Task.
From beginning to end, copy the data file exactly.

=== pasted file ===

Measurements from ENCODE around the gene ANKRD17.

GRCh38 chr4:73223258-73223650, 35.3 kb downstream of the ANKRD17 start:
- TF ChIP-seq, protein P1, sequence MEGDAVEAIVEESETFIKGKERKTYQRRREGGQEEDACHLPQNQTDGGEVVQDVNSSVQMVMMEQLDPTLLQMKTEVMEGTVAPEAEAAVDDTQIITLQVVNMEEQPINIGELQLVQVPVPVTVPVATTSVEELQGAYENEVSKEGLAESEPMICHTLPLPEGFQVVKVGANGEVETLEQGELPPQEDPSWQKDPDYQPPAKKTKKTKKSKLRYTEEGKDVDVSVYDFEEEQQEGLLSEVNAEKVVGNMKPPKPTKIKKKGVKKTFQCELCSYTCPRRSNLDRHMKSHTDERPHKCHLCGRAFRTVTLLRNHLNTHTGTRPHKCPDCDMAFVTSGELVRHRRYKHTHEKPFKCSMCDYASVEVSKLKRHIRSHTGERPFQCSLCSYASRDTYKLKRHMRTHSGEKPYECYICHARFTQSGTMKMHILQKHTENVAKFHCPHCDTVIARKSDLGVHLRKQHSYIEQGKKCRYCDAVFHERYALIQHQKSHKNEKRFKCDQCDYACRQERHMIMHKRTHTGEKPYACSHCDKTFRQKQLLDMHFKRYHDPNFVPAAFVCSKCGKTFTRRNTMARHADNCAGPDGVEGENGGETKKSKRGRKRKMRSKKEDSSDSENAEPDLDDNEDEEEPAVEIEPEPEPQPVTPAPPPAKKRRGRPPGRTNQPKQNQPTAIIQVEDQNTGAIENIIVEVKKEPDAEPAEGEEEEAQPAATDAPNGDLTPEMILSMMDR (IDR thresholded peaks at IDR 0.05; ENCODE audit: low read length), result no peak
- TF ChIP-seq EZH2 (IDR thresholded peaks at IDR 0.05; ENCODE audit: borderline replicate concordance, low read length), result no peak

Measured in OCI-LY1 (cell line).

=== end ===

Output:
Measurements from ENCODE around the gene ANKRD17.

GRCh38 chr4:73223258-73223650, 35.3 kb downstream of the ANKRD17 start:
- TF ChIP-seq, protein P1, sequence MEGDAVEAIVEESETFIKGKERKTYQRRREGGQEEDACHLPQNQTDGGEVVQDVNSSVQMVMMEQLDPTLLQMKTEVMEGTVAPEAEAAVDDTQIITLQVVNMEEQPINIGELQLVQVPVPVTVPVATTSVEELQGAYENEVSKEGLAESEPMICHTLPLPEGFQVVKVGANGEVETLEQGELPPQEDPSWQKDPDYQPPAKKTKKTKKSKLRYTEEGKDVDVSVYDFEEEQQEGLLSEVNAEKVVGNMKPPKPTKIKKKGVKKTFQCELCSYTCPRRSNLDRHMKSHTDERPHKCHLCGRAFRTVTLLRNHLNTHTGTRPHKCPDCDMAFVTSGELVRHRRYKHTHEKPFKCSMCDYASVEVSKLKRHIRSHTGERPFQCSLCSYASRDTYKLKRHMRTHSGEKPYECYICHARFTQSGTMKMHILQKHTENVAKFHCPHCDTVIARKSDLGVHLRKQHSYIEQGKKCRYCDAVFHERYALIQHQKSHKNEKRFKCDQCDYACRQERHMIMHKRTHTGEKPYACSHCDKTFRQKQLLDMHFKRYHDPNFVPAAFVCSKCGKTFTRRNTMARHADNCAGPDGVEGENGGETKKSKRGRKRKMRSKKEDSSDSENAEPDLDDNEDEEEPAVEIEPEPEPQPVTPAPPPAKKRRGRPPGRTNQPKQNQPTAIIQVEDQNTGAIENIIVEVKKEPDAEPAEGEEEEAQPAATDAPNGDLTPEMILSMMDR (IDR thresholded peaks at IDR 0.05; ENCODE audit: low read length), result no peak
- TF ChIP-seq EZH2 (IDR thresholded peaks at IDR 0.05; ENCODE audit: borderline replicate concordance, low read length), result no peak

Measured in OCI-LY1 (cell line).